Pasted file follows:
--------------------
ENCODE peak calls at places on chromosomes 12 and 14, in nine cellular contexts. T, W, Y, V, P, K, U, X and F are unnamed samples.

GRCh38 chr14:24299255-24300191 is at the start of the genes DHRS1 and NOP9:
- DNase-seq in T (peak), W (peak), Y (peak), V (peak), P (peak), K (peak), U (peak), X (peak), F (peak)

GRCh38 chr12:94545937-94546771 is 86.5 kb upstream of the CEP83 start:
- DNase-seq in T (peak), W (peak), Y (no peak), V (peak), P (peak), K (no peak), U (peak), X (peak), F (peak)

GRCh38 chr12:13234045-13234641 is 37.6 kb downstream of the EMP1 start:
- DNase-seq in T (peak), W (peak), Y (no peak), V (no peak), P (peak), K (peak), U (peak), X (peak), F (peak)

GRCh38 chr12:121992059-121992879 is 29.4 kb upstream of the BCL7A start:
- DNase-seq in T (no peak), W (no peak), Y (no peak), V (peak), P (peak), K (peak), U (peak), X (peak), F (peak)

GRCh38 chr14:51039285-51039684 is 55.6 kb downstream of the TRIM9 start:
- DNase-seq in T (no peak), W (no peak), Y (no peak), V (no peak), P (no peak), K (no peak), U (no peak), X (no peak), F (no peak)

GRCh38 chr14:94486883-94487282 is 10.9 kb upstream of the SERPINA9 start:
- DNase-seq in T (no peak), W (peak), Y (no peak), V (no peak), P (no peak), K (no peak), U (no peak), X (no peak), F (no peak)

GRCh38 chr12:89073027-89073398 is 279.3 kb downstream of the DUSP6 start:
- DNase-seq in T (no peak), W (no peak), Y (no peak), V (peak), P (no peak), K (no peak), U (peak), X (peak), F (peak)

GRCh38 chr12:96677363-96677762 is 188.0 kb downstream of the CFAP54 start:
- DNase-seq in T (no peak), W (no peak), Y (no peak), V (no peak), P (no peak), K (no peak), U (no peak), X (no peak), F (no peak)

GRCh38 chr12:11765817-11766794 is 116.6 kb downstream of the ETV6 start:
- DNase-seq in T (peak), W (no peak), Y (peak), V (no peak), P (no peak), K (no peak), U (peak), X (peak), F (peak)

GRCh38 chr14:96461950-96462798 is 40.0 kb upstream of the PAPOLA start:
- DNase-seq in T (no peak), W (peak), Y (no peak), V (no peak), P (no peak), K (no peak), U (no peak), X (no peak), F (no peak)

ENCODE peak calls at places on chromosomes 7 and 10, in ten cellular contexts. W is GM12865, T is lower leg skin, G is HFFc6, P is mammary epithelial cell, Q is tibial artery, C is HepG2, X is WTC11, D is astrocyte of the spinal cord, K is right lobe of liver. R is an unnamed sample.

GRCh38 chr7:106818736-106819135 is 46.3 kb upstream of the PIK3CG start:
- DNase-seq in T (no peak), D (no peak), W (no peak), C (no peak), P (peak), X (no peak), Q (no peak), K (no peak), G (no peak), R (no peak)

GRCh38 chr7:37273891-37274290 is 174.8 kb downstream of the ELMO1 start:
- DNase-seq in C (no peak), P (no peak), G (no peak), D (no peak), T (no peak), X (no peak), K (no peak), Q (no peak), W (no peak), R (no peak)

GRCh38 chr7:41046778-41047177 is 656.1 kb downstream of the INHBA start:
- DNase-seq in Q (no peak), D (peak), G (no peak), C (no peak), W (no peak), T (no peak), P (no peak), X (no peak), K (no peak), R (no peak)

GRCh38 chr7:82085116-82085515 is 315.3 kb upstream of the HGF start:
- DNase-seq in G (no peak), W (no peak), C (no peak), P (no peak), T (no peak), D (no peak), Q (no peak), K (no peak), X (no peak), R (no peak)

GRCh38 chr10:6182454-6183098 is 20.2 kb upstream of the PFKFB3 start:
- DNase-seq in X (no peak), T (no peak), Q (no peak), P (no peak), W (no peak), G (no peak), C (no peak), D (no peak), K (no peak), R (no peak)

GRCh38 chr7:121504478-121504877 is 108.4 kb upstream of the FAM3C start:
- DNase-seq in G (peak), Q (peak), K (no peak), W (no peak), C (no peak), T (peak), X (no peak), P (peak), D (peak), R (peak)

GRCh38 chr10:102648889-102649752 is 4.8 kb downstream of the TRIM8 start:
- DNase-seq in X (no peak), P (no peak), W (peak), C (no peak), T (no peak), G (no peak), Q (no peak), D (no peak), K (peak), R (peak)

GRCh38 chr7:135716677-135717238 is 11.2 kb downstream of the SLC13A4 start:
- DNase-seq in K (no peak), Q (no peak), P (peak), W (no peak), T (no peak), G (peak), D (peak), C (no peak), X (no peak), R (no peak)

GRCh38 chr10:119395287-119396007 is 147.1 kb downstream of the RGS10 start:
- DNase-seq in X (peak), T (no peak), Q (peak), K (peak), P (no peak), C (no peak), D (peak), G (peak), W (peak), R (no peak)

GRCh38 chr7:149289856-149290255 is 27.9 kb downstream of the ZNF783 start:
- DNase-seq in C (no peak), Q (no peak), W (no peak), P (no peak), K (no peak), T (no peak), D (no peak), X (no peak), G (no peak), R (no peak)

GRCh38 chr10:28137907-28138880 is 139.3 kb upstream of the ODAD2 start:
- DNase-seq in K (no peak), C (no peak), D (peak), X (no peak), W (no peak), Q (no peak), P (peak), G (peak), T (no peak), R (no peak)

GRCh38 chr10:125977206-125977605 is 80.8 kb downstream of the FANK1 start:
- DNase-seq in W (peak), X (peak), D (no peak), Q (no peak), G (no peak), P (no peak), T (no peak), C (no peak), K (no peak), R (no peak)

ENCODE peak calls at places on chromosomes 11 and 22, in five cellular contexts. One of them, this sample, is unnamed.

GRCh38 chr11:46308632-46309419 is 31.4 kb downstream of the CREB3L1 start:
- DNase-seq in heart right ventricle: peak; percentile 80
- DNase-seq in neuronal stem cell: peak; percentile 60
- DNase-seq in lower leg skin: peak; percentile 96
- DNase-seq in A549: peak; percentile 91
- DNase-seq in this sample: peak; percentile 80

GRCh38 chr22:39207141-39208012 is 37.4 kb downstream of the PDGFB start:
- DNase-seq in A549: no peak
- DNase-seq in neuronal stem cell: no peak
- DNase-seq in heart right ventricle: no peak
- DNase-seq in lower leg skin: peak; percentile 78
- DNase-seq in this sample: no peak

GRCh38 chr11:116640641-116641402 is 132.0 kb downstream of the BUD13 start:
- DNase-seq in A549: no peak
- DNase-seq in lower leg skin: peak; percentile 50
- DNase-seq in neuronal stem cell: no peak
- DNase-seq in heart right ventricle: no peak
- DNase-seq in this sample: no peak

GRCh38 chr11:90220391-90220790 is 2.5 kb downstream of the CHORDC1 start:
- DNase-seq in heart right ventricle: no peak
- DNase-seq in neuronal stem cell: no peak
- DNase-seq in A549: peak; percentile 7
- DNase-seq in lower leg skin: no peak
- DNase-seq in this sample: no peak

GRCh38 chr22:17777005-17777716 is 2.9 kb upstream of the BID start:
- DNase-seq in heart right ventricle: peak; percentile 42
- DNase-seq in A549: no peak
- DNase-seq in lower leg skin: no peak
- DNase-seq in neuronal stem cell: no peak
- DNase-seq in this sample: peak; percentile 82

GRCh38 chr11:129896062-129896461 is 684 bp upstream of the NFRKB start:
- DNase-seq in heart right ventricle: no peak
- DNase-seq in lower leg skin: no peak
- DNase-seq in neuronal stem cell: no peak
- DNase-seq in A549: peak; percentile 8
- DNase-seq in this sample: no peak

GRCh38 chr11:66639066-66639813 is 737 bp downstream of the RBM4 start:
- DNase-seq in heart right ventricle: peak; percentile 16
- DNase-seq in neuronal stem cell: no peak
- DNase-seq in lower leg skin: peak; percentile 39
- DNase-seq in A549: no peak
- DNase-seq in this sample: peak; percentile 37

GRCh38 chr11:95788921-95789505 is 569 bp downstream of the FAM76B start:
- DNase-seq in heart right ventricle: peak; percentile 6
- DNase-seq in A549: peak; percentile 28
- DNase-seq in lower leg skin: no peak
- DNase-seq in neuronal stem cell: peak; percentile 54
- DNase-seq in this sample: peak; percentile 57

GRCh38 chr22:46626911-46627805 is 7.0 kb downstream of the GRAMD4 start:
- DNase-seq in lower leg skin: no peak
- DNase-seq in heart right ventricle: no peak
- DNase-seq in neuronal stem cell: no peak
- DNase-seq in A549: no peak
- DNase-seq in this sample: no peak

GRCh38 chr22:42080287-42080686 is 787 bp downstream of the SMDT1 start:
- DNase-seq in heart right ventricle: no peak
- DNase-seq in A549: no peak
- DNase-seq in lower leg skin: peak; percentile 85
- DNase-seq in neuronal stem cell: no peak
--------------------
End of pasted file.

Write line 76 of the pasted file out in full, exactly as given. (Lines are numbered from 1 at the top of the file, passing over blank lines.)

- DNase-seq in neuronal stem cell: no peak